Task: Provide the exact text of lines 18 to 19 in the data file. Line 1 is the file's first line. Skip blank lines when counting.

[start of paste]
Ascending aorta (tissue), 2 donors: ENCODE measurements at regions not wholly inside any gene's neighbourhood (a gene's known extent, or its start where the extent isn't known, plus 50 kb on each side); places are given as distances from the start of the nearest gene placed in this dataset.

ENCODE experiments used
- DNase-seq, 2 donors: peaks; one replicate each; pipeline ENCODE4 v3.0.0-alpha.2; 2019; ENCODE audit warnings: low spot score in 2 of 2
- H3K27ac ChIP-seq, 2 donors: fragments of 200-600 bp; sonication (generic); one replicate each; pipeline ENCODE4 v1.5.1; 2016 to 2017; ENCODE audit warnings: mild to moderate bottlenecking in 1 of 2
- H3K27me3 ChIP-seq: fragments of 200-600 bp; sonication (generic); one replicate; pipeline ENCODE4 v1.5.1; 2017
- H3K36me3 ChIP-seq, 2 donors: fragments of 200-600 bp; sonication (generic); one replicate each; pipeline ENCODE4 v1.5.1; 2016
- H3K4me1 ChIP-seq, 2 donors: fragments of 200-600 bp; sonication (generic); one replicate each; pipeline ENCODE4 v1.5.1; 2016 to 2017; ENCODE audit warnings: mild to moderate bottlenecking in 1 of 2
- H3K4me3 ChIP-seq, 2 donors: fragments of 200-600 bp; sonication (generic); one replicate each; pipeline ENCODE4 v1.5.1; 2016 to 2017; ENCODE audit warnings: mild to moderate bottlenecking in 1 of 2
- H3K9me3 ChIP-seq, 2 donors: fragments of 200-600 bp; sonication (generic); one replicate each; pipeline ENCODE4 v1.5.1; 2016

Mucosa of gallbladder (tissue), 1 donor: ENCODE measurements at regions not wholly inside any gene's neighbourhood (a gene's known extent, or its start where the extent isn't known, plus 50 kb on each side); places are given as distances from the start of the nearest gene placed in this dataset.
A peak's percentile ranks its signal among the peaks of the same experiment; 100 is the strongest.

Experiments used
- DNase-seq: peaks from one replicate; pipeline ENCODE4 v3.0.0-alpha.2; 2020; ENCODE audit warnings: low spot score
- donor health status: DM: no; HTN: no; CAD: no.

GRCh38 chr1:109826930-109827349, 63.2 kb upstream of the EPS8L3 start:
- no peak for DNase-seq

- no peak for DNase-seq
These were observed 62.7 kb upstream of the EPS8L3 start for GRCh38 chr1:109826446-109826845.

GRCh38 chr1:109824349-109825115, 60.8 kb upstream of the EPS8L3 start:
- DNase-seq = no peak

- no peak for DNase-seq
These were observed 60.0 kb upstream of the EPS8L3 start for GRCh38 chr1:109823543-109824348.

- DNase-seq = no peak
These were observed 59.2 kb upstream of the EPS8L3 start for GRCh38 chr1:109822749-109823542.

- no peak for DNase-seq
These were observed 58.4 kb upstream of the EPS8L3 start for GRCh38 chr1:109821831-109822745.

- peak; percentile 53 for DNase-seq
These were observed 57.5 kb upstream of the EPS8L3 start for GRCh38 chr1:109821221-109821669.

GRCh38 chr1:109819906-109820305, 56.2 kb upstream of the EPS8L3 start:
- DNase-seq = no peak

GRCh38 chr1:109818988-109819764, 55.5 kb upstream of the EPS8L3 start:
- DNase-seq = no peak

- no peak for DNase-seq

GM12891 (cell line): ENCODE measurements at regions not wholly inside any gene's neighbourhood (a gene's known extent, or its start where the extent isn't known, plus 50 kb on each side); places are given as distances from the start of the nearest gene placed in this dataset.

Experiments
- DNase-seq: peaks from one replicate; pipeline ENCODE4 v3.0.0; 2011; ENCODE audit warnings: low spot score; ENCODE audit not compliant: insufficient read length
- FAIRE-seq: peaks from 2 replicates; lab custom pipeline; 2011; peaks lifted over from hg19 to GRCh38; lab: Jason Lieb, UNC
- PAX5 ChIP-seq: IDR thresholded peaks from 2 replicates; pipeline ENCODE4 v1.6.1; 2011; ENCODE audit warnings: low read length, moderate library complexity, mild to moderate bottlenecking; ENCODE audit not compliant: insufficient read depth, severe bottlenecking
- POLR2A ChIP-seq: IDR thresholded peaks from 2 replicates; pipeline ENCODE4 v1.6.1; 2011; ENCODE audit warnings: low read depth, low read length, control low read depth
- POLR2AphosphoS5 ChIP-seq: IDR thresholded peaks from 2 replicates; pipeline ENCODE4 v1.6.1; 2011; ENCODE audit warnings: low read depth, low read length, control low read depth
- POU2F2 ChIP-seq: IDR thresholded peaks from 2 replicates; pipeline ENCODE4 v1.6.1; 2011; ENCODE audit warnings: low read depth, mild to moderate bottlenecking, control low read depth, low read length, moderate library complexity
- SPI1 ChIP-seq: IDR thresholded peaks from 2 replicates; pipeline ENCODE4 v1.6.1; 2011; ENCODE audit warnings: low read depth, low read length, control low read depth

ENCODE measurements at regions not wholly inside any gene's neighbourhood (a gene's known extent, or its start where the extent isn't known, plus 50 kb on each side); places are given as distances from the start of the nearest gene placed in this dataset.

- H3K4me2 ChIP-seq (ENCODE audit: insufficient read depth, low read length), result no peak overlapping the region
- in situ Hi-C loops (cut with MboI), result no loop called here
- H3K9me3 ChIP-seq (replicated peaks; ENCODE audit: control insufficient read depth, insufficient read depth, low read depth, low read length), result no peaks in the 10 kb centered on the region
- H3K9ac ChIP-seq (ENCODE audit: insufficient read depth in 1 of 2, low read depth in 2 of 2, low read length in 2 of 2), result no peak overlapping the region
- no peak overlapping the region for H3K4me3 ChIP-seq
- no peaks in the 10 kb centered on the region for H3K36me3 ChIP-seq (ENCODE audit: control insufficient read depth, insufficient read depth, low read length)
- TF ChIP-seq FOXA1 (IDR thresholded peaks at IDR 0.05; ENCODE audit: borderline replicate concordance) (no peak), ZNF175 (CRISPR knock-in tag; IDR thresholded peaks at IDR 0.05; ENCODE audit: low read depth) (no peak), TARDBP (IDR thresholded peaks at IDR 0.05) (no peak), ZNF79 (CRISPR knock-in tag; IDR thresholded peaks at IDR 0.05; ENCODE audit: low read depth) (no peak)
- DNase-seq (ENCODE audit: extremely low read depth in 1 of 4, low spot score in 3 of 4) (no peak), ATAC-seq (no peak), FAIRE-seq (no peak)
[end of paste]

These were observed 62.7 kb upstream of the EPS8L3 start for GRCh38 chr1:109826446-109826845.

GRCh38 chr1:109824349-109825115, 60.8 kb upstream of the EPS8L3 start: